I had words in my mouth – I did – but they were childish and not worthy. For once in my life I kept quiet. It wasn’t what I wanted to hear, true, but trying to convince a priest to change his mind was over my difficulty level. It was the first time in a long time that something happened – I stopped trying to control the moment. I swallowed my pride and nodded.
Two months before the wedding Katherine came to me and, in her unselfish way, offered that we could change the ceremony out of the church if that was what I really wanted.
“This is what you want,” I said, “and you should have it. Besides, you make every day a wedding day for me. I hope I can give you the best day I can.” I had never compromised so much and this wedding was changing me.
As our sessions with Father Eddie went on I grew to feel more and more comfortable and was able to open up to him. He became someone I trusted. Besides, we had something in common – we both cared very much for Katherine.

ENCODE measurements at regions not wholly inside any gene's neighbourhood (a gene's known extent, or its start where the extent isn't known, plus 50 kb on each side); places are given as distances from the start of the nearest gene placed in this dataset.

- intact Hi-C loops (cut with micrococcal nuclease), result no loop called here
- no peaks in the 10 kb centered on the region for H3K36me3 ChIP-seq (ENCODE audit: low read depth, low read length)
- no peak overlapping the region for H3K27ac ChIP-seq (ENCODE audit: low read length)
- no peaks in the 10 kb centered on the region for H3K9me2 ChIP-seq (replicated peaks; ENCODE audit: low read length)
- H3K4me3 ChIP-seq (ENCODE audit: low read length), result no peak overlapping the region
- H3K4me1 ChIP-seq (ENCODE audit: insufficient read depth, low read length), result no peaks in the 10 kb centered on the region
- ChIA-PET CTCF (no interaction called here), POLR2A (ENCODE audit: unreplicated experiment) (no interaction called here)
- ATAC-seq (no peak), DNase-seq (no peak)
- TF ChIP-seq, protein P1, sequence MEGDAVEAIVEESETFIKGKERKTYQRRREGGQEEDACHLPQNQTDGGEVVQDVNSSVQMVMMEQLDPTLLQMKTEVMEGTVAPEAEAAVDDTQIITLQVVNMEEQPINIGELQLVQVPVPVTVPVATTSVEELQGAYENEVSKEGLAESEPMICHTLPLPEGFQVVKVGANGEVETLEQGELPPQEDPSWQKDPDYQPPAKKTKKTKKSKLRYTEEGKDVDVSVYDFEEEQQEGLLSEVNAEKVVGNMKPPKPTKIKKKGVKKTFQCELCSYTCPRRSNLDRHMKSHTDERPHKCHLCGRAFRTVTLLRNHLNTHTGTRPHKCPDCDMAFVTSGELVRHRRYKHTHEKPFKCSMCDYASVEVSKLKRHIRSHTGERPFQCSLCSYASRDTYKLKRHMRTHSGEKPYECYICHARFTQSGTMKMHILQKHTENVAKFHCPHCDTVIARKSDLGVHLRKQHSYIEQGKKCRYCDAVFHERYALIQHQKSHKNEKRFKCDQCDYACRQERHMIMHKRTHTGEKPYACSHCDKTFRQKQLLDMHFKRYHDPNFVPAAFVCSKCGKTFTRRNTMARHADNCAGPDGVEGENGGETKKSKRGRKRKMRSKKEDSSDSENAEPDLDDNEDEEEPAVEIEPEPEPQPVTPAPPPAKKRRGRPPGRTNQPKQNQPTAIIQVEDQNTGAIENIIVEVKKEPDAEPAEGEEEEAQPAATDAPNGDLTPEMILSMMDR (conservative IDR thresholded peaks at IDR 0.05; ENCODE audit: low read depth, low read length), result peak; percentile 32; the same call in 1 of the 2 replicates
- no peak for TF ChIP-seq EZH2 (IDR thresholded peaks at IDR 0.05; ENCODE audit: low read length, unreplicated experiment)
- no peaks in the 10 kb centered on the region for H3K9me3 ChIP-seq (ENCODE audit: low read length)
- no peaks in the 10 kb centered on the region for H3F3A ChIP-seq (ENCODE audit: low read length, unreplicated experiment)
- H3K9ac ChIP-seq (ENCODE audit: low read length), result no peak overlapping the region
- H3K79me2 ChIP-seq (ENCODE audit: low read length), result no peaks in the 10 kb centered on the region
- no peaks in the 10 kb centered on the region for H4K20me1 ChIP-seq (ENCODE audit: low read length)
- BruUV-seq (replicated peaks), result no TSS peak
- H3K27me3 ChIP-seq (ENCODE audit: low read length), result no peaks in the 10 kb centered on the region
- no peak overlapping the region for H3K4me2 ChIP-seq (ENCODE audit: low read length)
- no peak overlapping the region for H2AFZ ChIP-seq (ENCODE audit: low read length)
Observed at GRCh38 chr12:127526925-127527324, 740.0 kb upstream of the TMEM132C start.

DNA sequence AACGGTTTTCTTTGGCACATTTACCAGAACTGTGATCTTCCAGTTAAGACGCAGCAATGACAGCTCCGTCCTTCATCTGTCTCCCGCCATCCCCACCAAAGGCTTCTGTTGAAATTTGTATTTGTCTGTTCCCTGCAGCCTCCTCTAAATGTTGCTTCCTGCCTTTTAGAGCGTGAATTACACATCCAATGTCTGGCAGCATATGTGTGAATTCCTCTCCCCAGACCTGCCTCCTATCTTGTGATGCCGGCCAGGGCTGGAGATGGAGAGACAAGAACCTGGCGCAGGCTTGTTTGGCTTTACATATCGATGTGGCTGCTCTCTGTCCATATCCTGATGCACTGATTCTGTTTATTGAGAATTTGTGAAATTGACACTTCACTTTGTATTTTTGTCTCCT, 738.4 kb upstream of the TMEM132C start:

At every session we would open and close with a prayer. It wasn’t my favorite thing. I wasn’t really the praying type, (well, the Saints down by 14 with 3:30 on the clock, that kind of praying was what I did, not the spiritual kind) and though I appreciated the kind words that would wrap up each meeting, I somewhat felt extremely disconnected during these moments.
“Let us pray,” Father Eddie said, marking the ending to one of our final meetings as he put his arms around Katherine and me in a small huddle.” Then, quietly, he sang.
“Sh'ma Yisra'eil Adonai Eloheinu Adonai echad.”
My world shook, my outlook changed, and heart felt incredibly full.
He had sung, perfectly, one of the most important Jewish prayers. As he started singing a shock went through me. My instinct was to join him in song but I stopped myself for one reason – hearing him sing the prayer was the most beautiful thing I had ever heard. I just wanted to take it in. It wasn’t that he was a great singer, it was the beauty that he had learned this prayer, in between the time we saw him last, and wanted to share it with me.